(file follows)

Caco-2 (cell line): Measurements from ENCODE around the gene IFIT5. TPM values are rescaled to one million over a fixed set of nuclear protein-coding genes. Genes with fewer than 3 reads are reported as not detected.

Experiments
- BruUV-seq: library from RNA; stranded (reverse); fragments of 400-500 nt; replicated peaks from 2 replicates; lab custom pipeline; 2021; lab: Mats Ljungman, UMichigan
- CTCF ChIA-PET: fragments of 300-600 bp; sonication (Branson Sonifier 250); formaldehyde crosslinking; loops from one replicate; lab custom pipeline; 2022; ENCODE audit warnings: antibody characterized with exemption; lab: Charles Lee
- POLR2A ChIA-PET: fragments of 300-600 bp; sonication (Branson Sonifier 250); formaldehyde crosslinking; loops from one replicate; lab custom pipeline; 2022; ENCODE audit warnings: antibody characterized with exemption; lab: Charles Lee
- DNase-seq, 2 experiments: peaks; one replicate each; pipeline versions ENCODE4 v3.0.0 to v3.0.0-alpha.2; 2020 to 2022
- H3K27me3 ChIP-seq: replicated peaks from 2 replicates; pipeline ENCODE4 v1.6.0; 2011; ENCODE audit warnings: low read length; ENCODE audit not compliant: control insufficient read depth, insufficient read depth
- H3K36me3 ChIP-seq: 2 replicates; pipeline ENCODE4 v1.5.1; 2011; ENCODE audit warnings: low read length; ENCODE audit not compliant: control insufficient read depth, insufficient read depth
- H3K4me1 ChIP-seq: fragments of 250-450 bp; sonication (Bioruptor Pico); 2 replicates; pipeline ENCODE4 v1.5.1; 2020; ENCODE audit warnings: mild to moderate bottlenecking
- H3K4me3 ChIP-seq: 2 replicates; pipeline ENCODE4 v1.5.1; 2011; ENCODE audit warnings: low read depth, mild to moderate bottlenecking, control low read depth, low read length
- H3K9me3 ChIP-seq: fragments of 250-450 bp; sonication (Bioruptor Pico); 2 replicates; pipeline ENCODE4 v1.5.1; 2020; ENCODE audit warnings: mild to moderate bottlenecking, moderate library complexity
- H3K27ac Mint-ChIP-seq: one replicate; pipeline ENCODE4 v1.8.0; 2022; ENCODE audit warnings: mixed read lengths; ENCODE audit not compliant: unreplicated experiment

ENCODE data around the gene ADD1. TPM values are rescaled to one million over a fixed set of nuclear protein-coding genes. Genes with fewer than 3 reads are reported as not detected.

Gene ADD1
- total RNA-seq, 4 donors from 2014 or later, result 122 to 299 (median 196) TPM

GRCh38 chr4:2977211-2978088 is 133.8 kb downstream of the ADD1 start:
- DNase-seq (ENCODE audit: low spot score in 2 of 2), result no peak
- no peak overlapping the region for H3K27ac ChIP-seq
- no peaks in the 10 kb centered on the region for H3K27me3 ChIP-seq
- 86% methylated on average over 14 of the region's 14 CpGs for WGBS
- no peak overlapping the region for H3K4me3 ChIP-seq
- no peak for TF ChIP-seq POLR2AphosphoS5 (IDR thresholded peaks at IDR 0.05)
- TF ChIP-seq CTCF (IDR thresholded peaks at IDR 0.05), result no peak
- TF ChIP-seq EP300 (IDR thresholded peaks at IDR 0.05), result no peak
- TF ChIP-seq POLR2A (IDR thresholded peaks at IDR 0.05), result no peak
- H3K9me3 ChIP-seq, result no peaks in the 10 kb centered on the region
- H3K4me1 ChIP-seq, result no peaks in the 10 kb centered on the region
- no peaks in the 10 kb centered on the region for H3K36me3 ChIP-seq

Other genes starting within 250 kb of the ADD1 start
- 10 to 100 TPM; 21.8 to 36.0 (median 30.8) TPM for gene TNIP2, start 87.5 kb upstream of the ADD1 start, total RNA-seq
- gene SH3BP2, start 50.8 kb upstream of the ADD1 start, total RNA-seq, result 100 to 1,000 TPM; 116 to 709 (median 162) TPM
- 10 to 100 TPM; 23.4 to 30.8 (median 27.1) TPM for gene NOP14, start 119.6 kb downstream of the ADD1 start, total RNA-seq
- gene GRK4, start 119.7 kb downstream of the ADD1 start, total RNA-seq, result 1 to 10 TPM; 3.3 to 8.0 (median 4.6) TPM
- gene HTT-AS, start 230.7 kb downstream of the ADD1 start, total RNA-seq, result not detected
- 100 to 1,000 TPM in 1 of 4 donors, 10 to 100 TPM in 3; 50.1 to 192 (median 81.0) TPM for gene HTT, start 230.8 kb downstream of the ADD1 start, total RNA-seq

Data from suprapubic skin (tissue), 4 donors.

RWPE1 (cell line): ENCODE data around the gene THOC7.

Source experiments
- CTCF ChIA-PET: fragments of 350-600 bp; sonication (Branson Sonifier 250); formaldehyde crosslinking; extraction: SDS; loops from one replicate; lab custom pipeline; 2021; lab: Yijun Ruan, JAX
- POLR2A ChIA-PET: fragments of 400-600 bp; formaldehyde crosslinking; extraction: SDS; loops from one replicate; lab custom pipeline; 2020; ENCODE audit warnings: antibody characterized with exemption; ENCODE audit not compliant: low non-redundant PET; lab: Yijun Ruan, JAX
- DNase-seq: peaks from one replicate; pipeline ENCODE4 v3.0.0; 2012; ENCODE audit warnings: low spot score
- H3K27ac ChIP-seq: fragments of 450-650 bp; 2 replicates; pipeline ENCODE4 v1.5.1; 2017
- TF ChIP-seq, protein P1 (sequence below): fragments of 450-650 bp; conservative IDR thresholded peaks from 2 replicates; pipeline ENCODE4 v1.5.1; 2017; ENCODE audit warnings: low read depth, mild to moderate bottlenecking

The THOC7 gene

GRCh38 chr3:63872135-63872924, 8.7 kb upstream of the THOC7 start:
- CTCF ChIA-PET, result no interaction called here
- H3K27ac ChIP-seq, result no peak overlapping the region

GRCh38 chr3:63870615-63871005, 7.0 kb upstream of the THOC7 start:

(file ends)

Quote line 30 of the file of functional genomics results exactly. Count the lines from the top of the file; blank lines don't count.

- 10 to 100 TPM; 21.8 to 36.0 (median 30.8) TPM for gene TNIP2, start 87.5 kb upstream of the ADD1 start, total RNA-seq